New motor apparatus has been added to the equipment of fire departments in Atlanta, Ga.. Fremont, Ohio, and Roland Park. Md.: chemical engines, mostly of a combination type, have been purchased by Audubon. N. J„ Dayton, Ohio, Lancaster, Pa.: Saratoga, Wyo., and York, Pa.: while

Oklahoma City, Okla., and Tacoma, Wash., have each ordered two new steam fire engines.

Sixty persons, comprising 28 families, had a narrow escape in an early morning fire in the Cledan apartments. Chicago. A panic resulted, and the inmates were forced to flee from the building in scant attire. Firemen saved four persons, one of whom is seriously injured. This was the second fire to occur in the apartment within two weeks.

There were 3,197 fires in London last year, and a statement of causes demonstrates that many of the number might have been prevented; 698 were caused by carelessness with lights, 234 were from sparks from fires, 202 from children playing with matches, 129 from accidents with candles, 127 from defective flues, 100 from escaping gas and 95 from defective wiring.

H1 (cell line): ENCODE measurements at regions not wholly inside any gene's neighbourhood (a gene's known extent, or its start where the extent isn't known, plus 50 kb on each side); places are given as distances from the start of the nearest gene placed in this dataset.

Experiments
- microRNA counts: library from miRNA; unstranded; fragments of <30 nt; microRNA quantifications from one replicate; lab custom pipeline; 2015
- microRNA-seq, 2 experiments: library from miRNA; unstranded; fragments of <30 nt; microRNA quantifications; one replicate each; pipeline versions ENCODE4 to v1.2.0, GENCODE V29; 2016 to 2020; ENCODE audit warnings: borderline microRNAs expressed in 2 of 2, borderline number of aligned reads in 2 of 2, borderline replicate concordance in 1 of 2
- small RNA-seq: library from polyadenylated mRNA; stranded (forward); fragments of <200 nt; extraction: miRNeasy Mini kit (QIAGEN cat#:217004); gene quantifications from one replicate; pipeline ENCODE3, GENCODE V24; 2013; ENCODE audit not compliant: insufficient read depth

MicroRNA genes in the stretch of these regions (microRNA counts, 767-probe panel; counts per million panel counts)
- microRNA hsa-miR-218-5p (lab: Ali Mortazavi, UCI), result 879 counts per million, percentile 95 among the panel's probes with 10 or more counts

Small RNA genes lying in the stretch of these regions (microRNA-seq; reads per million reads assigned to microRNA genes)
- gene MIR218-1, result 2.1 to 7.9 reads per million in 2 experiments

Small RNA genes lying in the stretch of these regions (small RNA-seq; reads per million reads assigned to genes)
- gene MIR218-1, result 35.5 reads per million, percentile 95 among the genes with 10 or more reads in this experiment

During 1909 there were 118 fire alarms in Albuquerque, N. M., which engaged the firemen 99 hours and 36 minutes. The department traveled a distance of 119 miles in reaching fires and used 1,630 gallons of chemicals in extinguishing them. The total loss on buildings and their contents amounted to $12,769.15, on which $10,000 was paid in insurance.

A bill introduced in the New York legislature by Assemblyman Burgoyne proposes to change the legal definition of a tenement house from “a building occupied by more than two families to a building occupied by more than three families.” Should the measure be passed it would remove from inspection by the tenement house commission and withdraw from sanitary and fire protection regulations 30,000 buildings, in which live 450,000 people.